Overview Stage 3: Capacity Needs Assessment


Agriculture must produce more while protecting limited natural resources. Strengthening capacities for agricultural innovation is key to meet these challenges. To be relevant, Capacity Development (CD) interventions need to be based on participatory assessments of existing capacities and gaps.

In the Agricultural Innovation Systems (AIS) perspective, assessments must focus on the functional capacities required for an AIS to perform effectively, namely the capacities to navigate complexity, to collaborate, to reflect and learn, and to engage in strategic and political processes; and consider the three dimensions of CD: individuals, organizations and the enabling environment.

This factsheet is part of a series outlining tools and approaches to promote more effective capacity development for Agricultural Innovation Systems (AIS). These tools and approaches put to use the principles of the Common Framework of the Tropical Agriculture Platform (TAP), a G20 initiative. They are applied through the Capacity Development for Agricultural Innovation Systems (CDAIS) project, funded by the EU and jointly implemented by Agrinatura and FAO in collaboration with national partners in Angola, Bangladesh, Burkina Faso, Ethiopia, Guatemala, Honduras, Laos and Rwanda.

Participatory capacity needs assessments can help to:

  • achieve a shared understanding of capacity strengths and weaknesses of individuals, organizations and the wider system;
  • identify factors that might promote or inhibit change;
  • agree on capacity needs and action plans to address them;
  • build a baseline for assessing the performance of CD interventions.

Entry points for more tailored and effective CD interventions could include:

  • enhance access to skills, resources and available information;
  • develop a shared vision of where the stakeholders want to be in the future;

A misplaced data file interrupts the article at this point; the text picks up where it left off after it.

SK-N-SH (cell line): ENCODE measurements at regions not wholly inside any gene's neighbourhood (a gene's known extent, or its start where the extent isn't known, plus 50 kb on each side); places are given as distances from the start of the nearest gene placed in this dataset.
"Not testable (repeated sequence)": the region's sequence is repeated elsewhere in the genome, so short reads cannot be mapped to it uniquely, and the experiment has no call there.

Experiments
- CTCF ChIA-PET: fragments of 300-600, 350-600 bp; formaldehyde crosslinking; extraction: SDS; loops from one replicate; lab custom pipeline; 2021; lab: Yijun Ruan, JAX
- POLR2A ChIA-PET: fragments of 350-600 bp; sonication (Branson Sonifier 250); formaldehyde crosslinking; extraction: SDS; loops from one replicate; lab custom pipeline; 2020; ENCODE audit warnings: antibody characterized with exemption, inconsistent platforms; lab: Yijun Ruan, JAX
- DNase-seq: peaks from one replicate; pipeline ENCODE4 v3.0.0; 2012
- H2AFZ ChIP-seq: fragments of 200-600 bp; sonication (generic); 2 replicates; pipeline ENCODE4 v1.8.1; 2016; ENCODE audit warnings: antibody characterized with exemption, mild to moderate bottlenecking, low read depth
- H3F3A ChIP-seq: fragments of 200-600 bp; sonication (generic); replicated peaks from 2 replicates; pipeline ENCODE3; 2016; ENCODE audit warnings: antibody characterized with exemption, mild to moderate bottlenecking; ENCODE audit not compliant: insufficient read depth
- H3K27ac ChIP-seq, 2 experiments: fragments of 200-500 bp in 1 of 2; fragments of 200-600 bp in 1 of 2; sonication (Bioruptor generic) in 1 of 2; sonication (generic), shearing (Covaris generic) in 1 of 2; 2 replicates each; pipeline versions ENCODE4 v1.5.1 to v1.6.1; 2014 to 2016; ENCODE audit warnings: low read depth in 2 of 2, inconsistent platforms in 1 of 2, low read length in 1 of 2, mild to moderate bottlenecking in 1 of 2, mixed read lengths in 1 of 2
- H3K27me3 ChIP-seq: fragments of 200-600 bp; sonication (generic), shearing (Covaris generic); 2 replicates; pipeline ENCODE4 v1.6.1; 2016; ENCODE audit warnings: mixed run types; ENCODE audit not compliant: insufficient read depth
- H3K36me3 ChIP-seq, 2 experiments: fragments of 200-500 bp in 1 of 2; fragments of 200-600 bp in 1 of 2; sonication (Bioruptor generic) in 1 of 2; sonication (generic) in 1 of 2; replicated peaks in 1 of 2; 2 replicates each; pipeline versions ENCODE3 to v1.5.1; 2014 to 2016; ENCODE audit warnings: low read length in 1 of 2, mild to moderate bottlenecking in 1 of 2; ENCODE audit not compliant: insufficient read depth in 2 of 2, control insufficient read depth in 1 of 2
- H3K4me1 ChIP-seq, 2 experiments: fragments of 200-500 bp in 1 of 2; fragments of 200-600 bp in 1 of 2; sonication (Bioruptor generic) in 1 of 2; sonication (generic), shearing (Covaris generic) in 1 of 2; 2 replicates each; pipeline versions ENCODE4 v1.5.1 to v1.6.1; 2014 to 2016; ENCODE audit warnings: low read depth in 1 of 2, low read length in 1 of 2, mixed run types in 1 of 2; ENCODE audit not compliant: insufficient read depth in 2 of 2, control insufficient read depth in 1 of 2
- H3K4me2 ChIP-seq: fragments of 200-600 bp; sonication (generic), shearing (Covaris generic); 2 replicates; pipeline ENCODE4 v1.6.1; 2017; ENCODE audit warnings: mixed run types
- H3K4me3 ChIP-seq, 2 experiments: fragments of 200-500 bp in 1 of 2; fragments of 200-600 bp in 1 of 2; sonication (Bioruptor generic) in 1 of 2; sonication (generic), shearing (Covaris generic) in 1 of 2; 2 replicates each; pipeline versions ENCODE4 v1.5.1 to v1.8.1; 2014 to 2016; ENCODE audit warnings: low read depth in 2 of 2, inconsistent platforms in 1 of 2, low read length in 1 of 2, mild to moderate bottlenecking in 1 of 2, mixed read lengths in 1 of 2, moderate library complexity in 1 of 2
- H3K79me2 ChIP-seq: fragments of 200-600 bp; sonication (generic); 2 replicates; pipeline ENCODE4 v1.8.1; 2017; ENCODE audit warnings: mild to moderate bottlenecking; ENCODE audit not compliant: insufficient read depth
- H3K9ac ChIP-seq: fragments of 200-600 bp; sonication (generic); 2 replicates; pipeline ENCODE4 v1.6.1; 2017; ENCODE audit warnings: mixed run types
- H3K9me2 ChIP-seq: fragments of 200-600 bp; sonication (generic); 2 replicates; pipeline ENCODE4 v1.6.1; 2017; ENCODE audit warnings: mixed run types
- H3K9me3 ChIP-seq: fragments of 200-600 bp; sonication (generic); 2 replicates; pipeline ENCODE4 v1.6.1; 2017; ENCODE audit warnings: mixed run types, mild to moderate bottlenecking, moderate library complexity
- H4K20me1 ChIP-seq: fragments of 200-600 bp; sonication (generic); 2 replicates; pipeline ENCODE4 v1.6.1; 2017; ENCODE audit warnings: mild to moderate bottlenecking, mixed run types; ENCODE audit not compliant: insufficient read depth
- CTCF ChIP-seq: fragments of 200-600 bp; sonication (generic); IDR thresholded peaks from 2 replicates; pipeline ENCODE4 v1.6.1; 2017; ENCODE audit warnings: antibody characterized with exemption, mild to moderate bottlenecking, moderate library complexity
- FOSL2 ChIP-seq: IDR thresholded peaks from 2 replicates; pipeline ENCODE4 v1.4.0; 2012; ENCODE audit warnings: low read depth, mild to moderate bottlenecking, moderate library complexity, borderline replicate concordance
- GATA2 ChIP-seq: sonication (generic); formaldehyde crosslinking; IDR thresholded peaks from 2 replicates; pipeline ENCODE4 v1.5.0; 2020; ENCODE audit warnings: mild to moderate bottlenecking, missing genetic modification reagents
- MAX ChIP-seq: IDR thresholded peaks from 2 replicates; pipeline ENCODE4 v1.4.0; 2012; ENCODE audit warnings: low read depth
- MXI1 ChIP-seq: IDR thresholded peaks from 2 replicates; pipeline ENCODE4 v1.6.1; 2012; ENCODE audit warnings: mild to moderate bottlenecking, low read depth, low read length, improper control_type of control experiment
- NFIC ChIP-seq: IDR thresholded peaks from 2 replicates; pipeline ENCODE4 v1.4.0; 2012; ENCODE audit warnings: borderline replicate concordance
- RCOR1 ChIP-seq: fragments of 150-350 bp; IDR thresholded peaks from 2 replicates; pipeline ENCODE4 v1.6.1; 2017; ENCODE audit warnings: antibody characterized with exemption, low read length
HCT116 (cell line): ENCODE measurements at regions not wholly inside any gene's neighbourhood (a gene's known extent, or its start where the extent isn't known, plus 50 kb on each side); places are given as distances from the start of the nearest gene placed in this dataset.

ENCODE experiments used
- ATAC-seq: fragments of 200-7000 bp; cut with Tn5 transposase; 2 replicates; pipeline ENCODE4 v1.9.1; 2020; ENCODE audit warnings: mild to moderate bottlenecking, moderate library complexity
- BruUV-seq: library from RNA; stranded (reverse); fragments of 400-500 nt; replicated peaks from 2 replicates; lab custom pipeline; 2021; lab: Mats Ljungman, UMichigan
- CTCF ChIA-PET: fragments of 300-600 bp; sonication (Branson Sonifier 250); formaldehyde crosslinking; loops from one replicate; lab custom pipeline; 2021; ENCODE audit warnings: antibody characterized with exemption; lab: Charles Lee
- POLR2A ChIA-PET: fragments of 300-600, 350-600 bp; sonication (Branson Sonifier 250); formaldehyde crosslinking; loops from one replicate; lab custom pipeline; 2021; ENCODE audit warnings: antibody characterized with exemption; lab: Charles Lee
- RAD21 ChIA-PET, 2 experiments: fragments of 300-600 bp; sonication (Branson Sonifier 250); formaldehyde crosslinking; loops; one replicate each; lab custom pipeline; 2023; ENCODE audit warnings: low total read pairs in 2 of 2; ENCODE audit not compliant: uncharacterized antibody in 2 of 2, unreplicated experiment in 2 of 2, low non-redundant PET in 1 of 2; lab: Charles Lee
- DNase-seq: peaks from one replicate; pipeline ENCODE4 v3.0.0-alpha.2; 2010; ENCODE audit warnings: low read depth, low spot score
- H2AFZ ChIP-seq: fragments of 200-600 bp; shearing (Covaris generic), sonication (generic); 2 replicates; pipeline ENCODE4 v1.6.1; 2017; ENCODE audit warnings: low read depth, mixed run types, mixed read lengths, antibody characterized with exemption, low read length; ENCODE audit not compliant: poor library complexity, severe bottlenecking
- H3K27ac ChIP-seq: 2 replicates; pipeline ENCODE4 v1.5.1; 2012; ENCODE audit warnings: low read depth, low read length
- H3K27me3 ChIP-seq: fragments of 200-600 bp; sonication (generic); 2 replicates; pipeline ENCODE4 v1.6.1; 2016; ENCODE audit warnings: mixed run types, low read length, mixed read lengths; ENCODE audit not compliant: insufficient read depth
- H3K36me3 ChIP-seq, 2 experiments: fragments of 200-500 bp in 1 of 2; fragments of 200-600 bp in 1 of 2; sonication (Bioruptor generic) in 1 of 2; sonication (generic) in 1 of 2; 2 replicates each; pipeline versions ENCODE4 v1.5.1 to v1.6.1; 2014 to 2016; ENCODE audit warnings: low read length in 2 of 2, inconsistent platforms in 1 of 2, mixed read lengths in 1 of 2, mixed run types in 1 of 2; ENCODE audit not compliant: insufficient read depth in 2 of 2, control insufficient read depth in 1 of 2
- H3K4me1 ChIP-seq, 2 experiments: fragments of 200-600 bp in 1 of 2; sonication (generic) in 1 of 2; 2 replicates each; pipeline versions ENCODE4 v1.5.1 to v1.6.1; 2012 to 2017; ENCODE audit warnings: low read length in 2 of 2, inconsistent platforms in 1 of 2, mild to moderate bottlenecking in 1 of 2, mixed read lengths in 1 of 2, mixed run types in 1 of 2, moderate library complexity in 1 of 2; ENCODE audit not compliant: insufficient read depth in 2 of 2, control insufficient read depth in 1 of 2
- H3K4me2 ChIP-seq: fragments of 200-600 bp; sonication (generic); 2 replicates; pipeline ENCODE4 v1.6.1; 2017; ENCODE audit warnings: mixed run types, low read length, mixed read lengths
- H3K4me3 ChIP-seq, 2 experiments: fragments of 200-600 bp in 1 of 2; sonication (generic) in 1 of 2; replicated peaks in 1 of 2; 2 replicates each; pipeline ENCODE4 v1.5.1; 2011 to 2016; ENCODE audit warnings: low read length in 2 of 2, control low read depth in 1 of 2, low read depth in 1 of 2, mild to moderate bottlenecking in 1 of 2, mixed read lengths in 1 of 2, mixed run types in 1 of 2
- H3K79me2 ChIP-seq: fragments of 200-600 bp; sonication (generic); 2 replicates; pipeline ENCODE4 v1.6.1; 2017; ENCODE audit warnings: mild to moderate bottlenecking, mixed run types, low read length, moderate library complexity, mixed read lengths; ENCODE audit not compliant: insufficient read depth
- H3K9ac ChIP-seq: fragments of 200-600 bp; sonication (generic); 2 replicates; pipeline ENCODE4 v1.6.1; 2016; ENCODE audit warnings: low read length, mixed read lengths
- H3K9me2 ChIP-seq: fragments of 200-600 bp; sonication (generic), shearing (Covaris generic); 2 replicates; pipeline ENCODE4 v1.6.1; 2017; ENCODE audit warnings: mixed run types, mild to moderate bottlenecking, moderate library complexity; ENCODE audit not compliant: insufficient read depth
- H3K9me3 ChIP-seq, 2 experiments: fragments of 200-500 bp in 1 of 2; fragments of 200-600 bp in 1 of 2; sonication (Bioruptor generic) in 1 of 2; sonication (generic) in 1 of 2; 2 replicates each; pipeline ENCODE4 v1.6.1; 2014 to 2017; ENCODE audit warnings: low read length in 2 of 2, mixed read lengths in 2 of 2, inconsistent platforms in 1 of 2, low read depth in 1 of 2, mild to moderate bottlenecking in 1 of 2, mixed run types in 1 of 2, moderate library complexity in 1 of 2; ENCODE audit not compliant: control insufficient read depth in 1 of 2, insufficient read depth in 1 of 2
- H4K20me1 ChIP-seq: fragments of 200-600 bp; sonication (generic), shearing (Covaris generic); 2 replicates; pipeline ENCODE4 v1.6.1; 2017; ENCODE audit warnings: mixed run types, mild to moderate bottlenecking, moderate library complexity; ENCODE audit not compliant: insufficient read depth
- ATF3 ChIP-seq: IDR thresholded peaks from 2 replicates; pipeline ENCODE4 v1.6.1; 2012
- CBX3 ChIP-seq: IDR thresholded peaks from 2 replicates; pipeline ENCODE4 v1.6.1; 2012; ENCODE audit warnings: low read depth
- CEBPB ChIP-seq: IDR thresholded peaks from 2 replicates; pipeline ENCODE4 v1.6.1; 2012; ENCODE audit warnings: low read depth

• identify the major hurdles that can prevent them to realize the shared vision;
  • provide incentives to strengthen cooperation between stakeholders;
  • facilitate reflection, joint-learning and experimentation;
  • seek opportunities to influence decision-makers.

Who to involve

The capacity needs assessment builds on the identification of key representative bodies: farmers, farmer organizations and cooperatives, research, extension, private sector and public sector representatives, within the boundaries set during the visioning exercise. Ideally the capacity needs assessments starts with those organizations directly expressing an interest in strengthening capacities. The later stages (validation and planning of capacity development interventions) might include a broader range of interested actors.

How is the assessment performed?

Capacity needs assessments usually take place as semi-structured discussions and workshops with representatives of an innovation partnership, namely organizations and networks linked to a specific innovation process. The process should be country and stakeholder driven.

An assessment is best designed with the actors that express a keen interest in strengthening their capacity to innovate. It should involve the institutions responsible for creating the enabling environment and providing the incentives to advance an innovation agenda. Innovation facilitators play a crucial role in the assessment. They allow diverse actors to connect and communicate effectively. And this is key to make innovation happen.

Assessing capacities with a five steps approach

This toolkit proposes a practical approach to self-assess capacity needs for agricultural innovation. It consists of five steps and a number of tools. The approach does not represent a one-size-fits-all solution and needs to be tailored to specific contexts. The duration of the assessment ranges from two-three months – the ideal case – to one week, if time and resources are limited. The assessment looks at functional as well as technical capacities. The latter focus on technical knowledge in areas such as food security, nutrition post-harvest management and farming; while the former are “softer” capacities needed to collaborate, reflect, learn, adapt, and ultimately, achieve change. To plan the assessment in detail and prepare innovation facilitators effectively, it is suggested to reach a sufficient understanding of the innovation partnership. This can be done before the start of the assessment by reviewing studies, reports and official documents, by consulting key stakeholders, and by completing innovation partnership profiles.